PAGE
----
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Money launderers get creative, use cards
Prepaid cards are a compact, easily transportable way to store and access cash.
WASHINGTON -- Gift cards from stores and malls, phone cards and other prepaid cards are emerging as ways for criminals to launder money they have gotten through illegal activities.
That was among the findings in a federal report, released last week, examining different methods criminals use to conceal and move dirty lucre.
As drug lords, terrorist financiers and other money launderers have found it increasing difficult to move money through the United States' traditional banking system, they are on the lookout for alternative means to move money, federal officials said.
Prepaid cards -- which law enforcement officials call "stored value" cards -- "are an emerging cash alternative for both legitimate consumers and money launderers alike," the report noted. The cards "provide a compact, easily transportable and potentially anonymous way" to store and access cash, the report said.
The universe of prepaid cards is diverse. Some are referred to as "open system" cards because they can be used to connect to ATM machines or for debit purposes.
Prepaid cards can be set up in various ways. They can be paid for by one person and used by another. Criminals can use cash -- from their illegal activities -- to pay for the cards or they can use stolen credit cards to pay for the cards, the report said.
The Drug Enforcement Administration, Immigration and Customs Enforcement and the Internal Revenue Service's Criminal Investigation unit have all found prepaid cards used in conjunction with bulk-cash smuggling, the report said.
"Drug dealers load cash onto prepaid cards and send the cards to their drug suppliers outside the country. The suppliers then use the cards to withdraw money from a local ATM," the report said.
In addition, law enforcement agents on the El Dorado Task Force in New York -- set up in 1992 to target money laundering -- found they could use false identification to obtain prepaid cards and even have the cards sent to a U.S. post office box, the report said.
Providers of prepaid cards are subject to some federal anti-money laundering regulations.
The report was put together by a group of federal agencies -- including the departments of Treasury, Justice and Homeland Security -- that are responsible for law enforcement and combating financial crimes.
The report didn't rank the different types of money-laundering methods such as the most used or the most vexing to law enforcement.
Instead, the report provided a snapshot on the different abuses, something federal officials believe will help them better tailor their efforts to fight money laundering while providing useful insight to financial institutions and others that must have programs in place to prevent and detect money laundering and to report suspicious financial transactions.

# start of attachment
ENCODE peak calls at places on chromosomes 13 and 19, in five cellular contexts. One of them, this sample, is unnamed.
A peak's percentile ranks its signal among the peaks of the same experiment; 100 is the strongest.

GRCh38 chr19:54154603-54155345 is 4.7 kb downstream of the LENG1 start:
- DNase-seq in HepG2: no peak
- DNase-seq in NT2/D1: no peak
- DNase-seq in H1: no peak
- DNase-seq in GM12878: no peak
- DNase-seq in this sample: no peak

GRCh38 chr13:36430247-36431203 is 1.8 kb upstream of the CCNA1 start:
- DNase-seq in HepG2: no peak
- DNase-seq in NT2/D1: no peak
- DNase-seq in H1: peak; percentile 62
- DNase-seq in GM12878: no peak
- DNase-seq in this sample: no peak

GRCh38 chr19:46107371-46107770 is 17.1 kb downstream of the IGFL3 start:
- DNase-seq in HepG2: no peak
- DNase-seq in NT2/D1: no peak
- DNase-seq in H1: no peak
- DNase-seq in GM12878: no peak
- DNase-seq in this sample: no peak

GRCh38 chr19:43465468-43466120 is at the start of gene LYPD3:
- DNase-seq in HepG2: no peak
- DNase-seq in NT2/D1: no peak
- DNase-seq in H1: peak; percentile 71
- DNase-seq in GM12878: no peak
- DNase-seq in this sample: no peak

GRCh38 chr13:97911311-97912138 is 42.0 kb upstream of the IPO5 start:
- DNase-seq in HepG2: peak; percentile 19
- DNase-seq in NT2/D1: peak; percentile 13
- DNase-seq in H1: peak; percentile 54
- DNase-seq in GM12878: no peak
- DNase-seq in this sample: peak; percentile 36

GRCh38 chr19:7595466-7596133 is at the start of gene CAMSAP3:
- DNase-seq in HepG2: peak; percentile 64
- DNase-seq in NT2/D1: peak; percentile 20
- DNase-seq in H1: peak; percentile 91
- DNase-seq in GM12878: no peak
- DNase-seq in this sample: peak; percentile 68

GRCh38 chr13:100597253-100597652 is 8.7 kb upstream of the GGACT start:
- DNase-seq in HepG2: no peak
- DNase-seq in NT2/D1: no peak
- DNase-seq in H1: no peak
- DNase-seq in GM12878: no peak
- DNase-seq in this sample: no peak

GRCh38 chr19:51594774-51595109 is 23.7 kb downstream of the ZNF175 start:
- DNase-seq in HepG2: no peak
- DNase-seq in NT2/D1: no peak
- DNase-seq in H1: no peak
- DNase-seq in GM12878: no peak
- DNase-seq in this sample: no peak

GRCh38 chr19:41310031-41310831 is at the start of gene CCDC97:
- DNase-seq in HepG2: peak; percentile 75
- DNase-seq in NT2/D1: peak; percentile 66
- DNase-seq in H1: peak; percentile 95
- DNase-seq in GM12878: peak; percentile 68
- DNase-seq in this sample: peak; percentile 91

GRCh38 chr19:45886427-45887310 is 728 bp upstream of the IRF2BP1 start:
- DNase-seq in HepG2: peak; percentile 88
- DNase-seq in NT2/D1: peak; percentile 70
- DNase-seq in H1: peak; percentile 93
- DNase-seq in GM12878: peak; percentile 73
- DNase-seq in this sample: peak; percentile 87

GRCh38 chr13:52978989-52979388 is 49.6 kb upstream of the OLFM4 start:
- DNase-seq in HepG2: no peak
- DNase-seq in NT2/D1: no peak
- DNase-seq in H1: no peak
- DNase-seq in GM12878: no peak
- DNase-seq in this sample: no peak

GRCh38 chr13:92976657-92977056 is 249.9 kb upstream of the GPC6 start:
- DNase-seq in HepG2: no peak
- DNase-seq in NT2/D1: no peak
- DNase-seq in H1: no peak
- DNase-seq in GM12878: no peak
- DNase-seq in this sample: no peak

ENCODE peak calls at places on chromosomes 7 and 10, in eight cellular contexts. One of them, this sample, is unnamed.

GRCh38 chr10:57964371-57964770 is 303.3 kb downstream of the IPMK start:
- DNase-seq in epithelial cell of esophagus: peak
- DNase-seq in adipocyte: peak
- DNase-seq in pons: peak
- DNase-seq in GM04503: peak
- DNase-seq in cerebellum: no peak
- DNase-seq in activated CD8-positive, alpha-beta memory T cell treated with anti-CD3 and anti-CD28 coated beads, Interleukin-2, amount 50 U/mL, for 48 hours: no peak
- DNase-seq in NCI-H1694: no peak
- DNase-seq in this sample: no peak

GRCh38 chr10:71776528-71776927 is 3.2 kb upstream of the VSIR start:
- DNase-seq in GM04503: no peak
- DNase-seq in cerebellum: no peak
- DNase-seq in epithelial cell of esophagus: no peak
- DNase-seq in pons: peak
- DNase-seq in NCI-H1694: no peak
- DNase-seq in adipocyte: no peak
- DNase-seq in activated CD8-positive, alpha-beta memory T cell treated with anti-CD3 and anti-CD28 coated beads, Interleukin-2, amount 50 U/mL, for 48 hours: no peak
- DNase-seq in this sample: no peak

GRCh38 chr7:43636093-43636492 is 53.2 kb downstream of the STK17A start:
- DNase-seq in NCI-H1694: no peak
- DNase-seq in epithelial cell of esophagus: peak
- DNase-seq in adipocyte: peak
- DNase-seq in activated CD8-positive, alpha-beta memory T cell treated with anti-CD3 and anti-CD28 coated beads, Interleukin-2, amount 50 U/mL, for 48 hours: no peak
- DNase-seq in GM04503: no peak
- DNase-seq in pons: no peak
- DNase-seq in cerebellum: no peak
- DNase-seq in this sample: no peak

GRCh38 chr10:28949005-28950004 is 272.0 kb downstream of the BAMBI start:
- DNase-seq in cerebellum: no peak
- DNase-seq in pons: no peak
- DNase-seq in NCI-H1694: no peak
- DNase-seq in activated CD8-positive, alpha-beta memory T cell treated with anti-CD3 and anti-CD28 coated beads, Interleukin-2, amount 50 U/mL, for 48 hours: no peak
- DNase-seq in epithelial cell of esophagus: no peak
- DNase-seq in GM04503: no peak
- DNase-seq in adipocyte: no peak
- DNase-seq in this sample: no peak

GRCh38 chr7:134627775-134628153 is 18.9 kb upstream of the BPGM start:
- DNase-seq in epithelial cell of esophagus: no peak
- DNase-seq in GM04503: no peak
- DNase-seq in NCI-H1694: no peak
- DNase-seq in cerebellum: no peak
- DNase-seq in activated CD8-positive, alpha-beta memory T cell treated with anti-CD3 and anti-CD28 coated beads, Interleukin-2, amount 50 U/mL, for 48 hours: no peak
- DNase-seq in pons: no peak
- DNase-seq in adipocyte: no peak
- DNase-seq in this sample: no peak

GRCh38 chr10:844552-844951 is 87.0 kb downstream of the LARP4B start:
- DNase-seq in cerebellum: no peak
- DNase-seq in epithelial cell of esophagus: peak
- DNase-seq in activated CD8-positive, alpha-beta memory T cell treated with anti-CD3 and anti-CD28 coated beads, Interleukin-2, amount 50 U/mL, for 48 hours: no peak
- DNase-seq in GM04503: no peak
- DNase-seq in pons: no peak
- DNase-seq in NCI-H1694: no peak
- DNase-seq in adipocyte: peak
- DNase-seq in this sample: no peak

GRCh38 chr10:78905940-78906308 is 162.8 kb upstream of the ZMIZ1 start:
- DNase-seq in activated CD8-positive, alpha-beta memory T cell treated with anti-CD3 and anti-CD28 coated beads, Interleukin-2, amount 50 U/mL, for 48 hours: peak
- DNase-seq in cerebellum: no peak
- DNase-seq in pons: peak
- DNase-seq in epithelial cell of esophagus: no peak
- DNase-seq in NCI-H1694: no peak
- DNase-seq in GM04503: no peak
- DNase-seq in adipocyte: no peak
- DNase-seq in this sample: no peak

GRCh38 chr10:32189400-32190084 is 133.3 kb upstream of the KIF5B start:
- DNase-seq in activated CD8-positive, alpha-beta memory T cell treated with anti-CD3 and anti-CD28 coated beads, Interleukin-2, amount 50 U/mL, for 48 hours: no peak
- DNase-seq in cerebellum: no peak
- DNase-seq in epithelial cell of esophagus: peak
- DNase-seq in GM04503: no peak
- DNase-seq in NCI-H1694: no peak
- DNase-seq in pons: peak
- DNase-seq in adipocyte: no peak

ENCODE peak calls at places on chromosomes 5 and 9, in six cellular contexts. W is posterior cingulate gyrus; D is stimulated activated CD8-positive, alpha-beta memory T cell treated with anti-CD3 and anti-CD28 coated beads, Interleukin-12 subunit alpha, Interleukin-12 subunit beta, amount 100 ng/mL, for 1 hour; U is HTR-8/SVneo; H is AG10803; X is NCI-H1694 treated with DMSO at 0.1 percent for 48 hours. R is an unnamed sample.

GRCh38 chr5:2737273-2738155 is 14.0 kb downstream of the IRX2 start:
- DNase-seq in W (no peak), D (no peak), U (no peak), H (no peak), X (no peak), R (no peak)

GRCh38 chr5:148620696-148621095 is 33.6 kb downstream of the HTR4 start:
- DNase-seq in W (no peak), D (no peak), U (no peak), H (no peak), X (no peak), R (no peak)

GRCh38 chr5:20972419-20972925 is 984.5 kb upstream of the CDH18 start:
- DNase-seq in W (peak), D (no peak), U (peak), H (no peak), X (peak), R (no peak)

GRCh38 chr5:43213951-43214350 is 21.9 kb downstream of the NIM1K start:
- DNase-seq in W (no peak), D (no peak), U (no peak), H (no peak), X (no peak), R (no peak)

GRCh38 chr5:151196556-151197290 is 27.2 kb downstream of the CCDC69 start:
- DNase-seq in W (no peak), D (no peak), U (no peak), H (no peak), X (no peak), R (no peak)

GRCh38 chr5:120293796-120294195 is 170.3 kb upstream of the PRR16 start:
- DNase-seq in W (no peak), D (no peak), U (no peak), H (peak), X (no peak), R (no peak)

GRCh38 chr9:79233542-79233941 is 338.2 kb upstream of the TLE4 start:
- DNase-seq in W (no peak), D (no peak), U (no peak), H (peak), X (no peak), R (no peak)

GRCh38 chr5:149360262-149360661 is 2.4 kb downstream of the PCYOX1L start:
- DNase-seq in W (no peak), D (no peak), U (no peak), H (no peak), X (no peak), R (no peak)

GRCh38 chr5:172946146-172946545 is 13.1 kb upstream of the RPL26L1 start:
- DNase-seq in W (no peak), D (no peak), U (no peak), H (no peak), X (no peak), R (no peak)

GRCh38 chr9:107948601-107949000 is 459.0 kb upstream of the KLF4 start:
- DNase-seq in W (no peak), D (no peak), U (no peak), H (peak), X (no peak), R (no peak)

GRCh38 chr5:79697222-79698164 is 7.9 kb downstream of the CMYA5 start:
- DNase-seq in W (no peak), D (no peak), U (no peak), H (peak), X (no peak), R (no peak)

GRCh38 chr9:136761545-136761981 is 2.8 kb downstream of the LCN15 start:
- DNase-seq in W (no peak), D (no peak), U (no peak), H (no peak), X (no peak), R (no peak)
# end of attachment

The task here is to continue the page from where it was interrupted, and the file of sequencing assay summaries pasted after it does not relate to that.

Neither the report nor federal officials estimated how much money is laundered annually in the United States.
"Because of the success we had in driving some of this ... out of the traditional banking sector, criminals are looking for alternative ways. They are intelligent people and they are going to be innovative," said Stuart Levey, Treasury's under secretary for terrorism and financial intelligence. "But it requires us to be innovative as well because we now have to adjust our actions on all levels -- law enforcement, regulation and education in the private sector -- to stay one step ahead."
The report also found that:
--Some online payment systems are "ill-equipped to verify customer identification and some openly promote anonymous payments."
--Money-services businesses -- such as check cashers, firms that wire money, and currency exchangers -- in New York, California, Arizona and Texas were the top filers of suspicious financial activity reports to the government between 2002 and 2004.
"These numbers indicate a concentration of illicit financial activity in major, densely populated cities and along the Southwest border," the report said. Mexico was identified as the primary destination for suspicious funds sent through money-services businesses.
--Bulk-cash smuggling is another alternative money-laundering method that is on the rise. Smugglers hide currency in clothing, cars, luggage and in other things. "Bulk-cash smugglers are well aware of law enforcement's resource constraints at the border and usually cross at busy sites, carefully timing and coordinating crossings," the report said.
On the Net:
Treasury Department: http://www.treasury.gov/